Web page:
After 10 years of overspending, the 2008 global financial crisis saw Greece in no way prepared for the economic downturn.
In 2010, Greece became the first European Union (EU) country to send a distress signal, as a consequence of living beyond their means. Since 2010, Greece has struggled on an agreement with its lenders that will allow their economy to recover from the blow.
Greece has been the EU’s main recipient of financial investment aid, after a long period of this assistance the funds began to run dry. Regardless, Athens kept on spending.
With the decision to join the euro in 2001, the new adopted currency maintained low borrowing costs, making it easy to secure funds from commercial banks with extremely low interest rates. This increased the country’s dependence on cheap loans in order to close the spending gap. During the decade prior to the GFC, public wages had doubled and departmental spending had skyrocketed. Alongside the spending of €4.6 billion on defence costs to ward off the antagonism with Turkey, 2.1% of GDP in comparative to a 1.6% EU national average. The government and the country’s foremost businesses had borrowed enormously on international money markets.
The cry for help in 2010 saw assistance from the IMF (International Monetary Fund), the EU and the ECB (European Central Bank). The IMF insisted on a reduction to wages but the endurance of the defence costs remained, having soldiers experience a salary drop of 40%.
According to calculations, official lenders are owed €242.8 billion, with Germany as Greece’s largest creditor. At a desperate attempt to recover financially, this year Greece elected Syriza to change script on negotiations with Europe. The Greeks have sent their government to Brussels in order to seal the country a better deal that wouldn’t comprise austerity policies involving pension, wage and public sector job cuts. Syriza was requested to cut €400 million from the country’s defence costs. In a refusal, Syriza claimed the most it could cut is €200 million. The country is now suffering soaring unemployment with slashed wages and pensions.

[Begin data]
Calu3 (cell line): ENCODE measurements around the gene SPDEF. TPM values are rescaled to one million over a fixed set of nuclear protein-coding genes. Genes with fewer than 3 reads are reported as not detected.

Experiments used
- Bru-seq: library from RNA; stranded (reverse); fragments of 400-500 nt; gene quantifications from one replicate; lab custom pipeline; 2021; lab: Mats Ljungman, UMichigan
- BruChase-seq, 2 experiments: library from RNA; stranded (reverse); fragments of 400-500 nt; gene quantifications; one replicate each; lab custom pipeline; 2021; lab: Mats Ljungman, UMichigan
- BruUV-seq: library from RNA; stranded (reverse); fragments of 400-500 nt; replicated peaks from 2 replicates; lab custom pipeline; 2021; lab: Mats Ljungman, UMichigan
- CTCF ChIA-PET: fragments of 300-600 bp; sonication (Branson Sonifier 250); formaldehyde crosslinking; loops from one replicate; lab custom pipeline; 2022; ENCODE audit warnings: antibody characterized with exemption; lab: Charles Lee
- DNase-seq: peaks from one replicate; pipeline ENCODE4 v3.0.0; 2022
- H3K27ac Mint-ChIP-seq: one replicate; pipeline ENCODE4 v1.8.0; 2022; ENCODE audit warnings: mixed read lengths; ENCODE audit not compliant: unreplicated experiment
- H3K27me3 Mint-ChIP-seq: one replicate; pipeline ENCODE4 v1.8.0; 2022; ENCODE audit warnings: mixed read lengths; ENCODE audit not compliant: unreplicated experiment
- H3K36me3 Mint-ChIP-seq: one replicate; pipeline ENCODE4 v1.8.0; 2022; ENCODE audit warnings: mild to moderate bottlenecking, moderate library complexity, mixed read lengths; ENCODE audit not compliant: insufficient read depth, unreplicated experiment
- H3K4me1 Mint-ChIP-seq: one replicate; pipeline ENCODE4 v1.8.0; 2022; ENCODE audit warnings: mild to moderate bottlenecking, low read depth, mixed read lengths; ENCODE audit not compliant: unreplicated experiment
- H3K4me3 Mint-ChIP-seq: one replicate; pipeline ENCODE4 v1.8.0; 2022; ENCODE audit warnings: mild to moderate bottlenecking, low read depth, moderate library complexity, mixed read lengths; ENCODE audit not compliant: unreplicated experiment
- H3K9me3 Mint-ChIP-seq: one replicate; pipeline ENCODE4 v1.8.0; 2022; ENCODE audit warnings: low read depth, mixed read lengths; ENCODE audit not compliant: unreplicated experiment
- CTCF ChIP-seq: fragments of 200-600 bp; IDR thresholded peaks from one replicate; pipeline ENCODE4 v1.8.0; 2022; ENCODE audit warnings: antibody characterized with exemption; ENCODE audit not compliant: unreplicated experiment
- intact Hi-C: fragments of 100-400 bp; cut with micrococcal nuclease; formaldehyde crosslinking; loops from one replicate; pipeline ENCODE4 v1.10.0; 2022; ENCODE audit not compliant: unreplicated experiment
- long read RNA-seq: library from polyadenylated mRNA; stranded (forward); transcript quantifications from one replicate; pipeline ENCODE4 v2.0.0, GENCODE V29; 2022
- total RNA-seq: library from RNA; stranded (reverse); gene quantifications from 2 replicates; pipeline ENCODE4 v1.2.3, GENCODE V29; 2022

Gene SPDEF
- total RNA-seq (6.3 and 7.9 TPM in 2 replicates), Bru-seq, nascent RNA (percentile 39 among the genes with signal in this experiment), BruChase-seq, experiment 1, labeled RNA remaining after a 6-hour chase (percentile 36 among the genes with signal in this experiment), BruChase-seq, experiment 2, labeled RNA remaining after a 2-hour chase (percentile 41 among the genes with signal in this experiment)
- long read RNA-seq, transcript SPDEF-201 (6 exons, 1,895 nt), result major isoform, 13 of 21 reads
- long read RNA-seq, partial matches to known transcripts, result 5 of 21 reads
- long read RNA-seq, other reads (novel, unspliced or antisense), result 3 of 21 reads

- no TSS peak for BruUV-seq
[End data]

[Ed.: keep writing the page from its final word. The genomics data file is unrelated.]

Creditors have been demanding that Greece make some reforms and cuts before the negotiation of €7.2 billion in new loans, to pay old ones with the IMF and other countries would be granted. The past few months has seen fear of this extent of the crisis with Greece’s banks surviving off European Central Banks emergency credit. With a €60 daily cap on ATM withdrawals throughout the country for quite some time, machines have now run dry seeing all banks shut until July 7 to avoid financial panic, due to the European Central Bank capping the emergency funds that were keeping the banks running.
The next step had the people of Greece take to a vote on whether to accept the terms of a rescue package by Europe which encompasses further cuts to wage and pensions, imposing steep tax rises. If the referendum resulted in a ‘yes’ vote, the Syriza government would have effectively lost power and the country would have quickly gone back to the polls to elect a new government.
The population are sick of austerity, with sky rocketing unemployment, wage and pension cuts and public bodies starved of funds, the referendum resulted with a ‘No’ vote in favour of the Greek people.
Greece has chosen to roll the dice on its future rather than experience further financial austerity. The referendum resulted in 62 per cent of the poll voting no to the rescue package, despite a multi-million euro TV campaign for ‘yes’.
This makes it very unlikely that Banks throughout Greece will reopen as planned on Tuesday.
Prime Minister Alexis Tsipras, addressed the nation stating “Greece has written a great page in European history.”
“Democracy cannot be blackmailed, a people with faith and dignity can do anything.”
Finance Minister Yanis Varoufakis said “this no is a big yes to democratic Europe. With that ‘no’ we can go tomorrow to renegotiate, it is time for the European Central Bank to start treating the wounds of Greece – and of itself.”
European Council President Donald Tusk has called a Euro Summit to be held on Tuesday night to discuss the next move from the referendum.
The vote for ‘yes’ was eluded by fears it meant Greece would depart the Euro, sinking the country into a financial disaster that could last for many years. With faith and loyalty in the Syriza government, plans are being made to return to the European negotiating tables.
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